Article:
There were giant fans which were part of the air conditioning system and the back stage are with all the rigging and scenery.
It was an amazing experience for a 10 year old boy

jeffdonaldson on December 12, 2009 at 11:18 pm

In 1955, as a young boy, I came with my grandmother from a small town in Orange County into downtown Los Angeles. The city was unlike any place I had seen before; it was very exciting. We went to the Globe and that was a new experience for me too. I had never been in a place so large. I couldn’t wait for the movie to start. Then the lights went down and the film started. The first thing I heard was “One, two, three o'clock, four o'clock rock, five, six, seven o'clock, eight o'clock rock…” I had seen movies and I knew you didn’t hear rock and roll blasting from the movie screen like that. It didn’t happen. But in the first moment of “Blackboard Jungle” it did, and I’ll never forget that moment. I don’t remember what my grandmother’s reaction was but I thought it was wonderful. It was my first great movie experience in a great old theatre. Unfortunately, once you grow up, your experiences don’t have that same intense impact as when you were a kid. It’s never the same and it’s too bad.

DonSolosan on September 21, 2009 at 10:55 pm

The LA Historic Theatre Foundation will be restarting its popular “All About…” series this Saturday, Sept 26. Meet at the Million Dollar (doors open at 10:30, presentation starts at 11), then tour the Million Dollar and Globe/Morosco Theaters. It’s free! See you there.

kencmcintyre on August 1, 2009 at 1:15 pm

Here is a June 1938 ad from the LA Times:

Life's Too Short
Life's Too Short on May 6, 2009 at 8:47 pm

The Globe auditorium doesn’t look too shabby:

View link

About seven or eight pictures here. Use the index to view the rest.

William on April 27, 2009 at 5:25 pm

DB, When the theatre opened 1913 it was called the Morosco Theatre. Oliver Morosco also leased the Burbank Theatre over on Main Street.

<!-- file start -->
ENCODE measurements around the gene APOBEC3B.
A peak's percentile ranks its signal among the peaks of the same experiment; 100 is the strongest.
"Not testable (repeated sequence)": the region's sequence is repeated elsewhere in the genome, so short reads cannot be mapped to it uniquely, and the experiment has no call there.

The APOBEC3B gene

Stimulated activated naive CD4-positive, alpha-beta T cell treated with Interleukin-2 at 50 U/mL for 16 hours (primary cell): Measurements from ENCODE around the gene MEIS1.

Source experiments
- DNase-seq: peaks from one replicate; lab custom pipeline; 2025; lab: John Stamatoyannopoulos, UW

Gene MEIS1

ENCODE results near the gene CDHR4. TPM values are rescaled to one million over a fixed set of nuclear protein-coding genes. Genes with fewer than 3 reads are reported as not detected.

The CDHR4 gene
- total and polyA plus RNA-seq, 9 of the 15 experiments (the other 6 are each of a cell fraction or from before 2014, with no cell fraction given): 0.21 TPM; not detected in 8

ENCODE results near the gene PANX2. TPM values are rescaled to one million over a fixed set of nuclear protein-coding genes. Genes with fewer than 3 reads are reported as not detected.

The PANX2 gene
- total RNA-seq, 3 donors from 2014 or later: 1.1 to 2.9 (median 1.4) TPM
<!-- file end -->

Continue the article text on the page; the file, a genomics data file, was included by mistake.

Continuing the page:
kencmcintyre on April 27, 2009 at 5:14 pm

An ad for the Newsreel can be seen on the back of the theater building in this 1939 photo from USC:

drb on April 17, 2009 at 1:42 am

Here’s a photo from the LAPL that was mislabeled as being the Burbank (er… no). It says it’s from 1913.

drb on March 8, 2009 at 12:59 am

Another article about the continuing problems of the Globe’s “Club 740” vs. loft residents:

View link
[quote]Downtown L.A. residents not loving the night life

Luis Sinco / Los Angeles Times

Revelers hang out outside Club 740 in downtown Los Angeles at closing time. Residents have complained about club-goers who linger for hours and vendors who sell them food.
After complaints of noise and violence, Club 740 has been threatened with closure by the city. Now community members, police, business leaders and others must come up with a plan to help it survive.

By Cara Mia DiMassa
March 7, 2009

When Club 740 opened on Broadway in mid-2005, many saw it as solid evidence of the hip night life that downtown boosters had been trying to bring to the city center.

With the lure of pounding hip-hop, glass-walled VIP lounges and a massive dance floor, Club 740 managed to draw thousands of people to the old Globe movie theater, on a gritty street that also boasted swap meets and discount jewelry stores.

The club quickly distinguished itself — but not in a way that most people would boast about. Fights inside and outside the club, reports of sexual assaults and gang activity quickly garnered Club 740 a less-than-savory reputation. A man was stabbed in the parking lot behind the club in August 2006; last December, an intoxicated club-goer fell to his death from a third-floor railing.

Police officers and residents complained about the club, and the city began the process to shut it down.

The situation underscores the difficulties that sometimes come with trying to bring edgy night life into revitalizing areas. Downtown for decades was known as a district that pretty much closed down after dark. These days, however, the streets are teeming with night life from various clubs, eateries and bars.

Club 740 is one of several new downtown nightclubs to run into trouble.

Part of the problem is that downtown is becoming a residential area, with loft and condo dwellers who aren’t always excited about rowdy behavior well into the morning hours.